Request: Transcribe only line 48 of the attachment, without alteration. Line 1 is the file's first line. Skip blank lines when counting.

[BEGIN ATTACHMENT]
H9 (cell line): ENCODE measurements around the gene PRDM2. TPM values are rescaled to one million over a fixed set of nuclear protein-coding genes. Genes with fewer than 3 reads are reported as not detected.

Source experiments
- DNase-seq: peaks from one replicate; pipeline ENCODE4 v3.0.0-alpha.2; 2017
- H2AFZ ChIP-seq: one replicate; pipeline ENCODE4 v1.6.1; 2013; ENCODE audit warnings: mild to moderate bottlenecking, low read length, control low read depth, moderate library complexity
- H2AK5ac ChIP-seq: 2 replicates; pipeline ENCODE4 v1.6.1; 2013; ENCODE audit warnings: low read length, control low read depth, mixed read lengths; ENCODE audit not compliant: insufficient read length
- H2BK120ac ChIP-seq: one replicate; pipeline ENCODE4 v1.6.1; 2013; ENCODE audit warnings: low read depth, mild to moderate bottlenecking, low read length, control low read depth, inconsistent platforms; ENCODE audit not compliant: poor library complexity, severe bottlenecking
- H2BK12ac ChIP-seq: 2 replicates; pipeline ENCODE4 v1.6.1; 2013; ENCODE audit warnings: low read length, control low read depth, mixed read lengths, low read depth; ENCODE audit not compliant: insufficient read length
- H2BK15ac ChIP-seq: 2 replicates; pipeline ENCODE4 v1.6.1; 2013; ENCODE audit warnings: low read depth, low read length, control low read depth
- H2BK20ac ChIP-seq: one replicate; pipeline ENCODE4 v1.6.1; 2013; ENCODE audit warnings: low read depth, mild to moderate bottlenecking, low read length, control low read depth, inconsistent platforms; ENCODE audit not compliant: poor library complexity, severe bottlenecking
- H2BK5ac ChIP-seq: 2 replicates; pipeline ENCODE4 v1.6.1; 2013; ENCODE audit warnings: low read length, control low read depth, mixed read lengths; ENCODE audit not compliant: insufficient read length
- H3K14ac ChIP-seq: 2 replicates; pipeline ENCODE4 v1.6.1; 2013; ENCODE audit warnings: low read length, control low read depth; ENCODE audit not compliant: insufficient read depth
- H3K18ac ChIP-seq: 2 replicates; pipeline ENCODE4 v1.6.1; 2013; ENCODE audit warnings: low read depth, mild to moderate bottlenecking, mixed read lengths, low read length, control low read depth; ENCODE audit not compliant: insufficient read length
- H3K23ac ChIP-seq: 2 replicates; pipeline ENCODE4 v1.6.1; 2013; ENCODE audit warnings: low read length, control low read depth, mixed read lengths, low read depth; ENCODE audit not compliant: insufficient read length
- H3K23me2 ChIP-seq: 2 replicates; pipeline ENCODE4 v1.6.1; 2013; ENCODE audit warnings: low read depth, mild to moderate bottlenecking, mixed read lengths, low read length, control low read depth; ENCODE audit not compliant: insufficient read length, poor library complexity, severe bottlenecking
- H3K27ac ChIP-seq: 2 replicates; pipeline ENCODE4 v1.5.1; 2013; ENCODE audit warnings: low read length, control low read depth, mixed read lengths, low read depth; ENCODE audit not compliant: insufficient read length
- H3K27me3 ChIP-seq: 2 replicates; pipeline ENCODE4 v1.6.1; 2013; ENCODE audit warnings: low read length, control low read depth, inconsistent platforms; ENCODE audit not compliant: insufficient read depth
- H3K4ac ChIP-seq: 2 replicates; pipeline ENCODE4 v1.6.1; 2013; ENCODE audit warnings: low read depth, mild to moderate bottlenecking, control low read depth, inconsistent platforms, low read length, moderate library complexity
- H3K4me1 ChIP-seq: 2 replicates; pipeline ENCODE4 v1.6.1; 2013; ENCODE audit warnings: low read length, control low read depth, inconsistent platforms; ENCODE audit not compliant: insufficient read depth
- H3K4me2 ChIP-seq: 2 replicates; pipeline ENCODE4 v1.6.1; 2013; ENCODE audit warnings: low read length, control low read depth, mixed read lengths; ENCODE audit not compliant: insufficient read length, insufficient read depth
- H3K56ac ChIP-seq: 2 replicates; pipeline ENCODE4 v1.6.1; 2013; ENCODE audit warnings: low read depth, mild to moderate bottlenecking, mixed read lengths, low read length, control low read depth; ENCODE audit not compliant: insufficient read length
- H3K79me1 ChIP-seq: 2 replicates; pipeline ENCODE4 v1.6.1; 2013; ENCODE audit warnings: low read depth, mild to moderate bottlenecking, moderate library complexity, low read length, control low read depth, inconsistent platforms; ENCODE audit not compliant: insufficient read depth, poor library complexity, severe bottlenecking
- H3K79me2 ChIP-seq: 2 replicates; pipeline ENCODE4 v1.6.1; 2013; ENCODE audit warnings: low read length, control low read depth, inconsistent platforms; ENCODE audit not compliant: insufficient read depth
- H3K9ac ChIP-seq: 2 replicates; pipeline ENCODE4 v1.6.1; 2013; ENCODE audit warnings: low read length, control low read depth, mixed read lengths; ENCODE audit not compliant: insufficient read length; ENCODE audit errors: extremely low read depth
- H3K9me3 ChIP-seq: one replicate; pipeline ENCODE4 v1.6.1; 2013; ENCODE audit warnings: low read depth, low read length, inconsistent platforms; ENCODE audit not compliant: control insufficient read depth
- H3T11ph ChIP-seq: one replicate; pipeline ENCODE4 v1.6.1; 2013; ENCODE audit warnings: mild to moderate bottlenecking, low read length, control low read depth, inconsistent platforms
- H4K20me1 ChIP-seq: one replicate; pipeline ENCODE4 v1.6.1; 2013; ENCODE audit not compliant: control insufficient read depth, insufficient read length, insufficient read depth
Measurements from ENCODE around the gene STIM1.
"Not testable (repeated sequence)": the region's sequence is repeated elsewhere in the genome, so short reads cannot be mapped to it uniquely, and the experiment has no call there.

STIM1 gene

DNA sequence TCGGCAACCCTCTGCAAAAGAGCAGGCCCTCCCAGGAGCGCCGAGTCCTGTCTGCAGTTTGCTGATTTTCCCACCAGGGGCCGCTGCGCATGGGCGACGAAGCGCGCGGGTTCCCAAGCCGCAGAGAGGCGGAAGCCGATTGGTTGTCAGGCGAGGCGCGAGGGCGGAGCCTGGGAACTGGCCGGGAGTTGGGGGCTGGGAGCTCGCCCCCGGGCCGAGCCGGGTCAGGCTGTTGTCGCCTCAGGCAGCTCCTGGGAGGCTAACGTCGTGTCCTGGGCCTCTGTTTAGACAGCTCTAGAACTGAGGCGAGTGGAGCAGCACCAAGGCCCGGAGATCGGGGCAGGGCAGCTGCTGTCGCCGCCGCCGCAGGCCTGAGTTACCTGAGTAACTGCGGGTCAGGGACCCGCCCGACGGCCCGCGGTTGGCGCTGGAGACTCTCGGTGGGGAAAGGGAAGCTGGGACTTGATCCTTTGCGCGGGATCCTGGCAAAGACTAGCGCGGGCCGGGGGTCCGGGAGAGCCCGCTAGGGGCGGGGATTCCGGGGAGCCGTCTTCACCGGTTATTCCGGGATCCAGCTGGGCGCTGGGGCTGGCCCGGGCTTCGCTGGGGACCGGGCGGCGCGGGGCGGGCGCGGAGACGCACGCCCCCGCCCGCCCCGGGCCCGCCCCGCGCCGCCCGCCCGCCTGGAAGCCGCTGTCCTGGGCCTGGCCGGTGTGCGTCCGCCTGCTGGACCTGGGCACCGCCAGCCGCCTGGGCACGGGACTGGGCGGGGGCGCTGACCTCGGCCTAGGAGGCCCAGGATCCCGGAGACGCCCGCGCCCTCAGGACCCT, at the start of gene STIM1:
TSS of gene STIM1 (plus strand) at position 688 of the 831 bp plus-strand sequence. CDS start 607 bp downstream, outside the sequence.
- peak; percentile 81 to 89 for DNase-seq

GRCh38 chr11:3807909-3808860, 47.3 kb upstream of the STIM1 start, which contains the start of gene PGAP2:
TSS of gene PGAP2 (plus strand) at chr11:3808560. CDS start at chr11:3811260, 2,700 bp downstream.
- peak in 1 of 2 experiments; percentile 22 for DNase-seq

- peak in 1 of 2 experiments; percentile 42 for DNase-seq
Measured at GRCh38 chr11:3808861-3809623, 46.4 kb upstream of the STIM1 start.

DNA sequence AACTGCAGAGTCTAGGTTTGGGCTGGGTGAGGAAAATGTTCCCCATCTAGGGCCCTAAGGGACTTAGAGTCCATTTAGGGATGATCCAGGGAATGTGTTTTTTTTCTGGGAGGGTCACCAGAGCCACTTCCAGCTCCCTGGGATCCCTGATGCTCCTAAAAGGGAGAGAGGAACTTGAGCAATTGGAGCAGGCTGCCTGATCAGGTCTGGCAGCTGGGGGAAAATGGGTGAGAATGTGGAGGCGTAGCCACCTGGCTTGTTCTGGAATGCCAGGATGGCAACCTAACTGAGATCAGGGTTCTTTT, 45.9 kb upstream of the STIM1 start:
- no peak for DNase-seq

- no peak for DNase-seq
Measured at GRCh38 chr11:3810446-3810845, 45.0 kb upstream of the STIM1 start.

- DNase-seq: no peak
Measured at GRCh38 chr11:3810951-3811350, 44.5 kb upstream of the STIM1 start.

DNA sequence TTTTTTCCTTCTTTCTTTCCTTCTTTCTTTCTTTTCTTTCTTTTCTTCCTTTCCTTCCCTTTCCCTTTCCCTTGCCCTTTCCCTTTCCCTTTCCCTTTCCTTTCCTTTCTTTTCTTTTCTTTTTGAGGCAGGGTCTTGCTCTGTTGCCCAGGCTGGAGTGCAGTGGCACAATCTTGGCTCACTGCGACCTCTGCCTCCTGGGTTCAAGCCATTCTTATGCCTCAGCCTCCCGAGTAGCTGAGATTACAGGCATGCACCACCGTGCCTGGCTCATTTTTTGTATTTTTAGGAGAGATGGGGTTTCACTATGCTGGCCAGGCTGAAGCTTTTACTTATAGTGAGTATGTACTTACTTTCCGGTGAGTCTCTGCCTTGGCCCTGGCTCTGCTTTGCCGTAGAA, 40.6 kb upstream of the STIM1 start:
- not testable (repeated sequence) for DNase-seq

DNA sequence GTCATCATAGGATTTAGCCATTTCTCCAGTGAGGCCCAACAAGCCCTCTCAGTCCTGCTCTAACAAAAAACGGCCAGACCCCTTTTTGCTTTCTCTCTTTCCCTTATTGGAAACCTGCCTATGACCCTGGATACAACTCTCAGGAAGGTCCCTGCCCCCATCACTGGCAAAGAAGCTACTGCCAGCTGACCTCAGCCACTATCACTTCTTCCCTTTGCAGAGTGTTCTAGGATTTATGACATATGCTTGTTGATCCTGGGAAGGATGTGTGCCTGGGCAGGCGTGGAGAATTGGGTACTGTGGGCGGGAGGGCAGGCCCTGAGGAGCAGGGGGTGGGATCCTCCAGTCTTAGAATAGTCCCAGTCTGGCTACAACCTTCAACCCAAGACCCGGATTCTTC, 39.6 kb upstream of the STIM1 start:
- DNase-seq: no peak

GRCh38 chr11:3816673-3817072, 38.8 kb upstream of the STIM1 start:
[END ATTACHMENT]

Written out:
GRCh38 chr11:3816673-3817072, 38.8 kb upstream of the STIM1 start: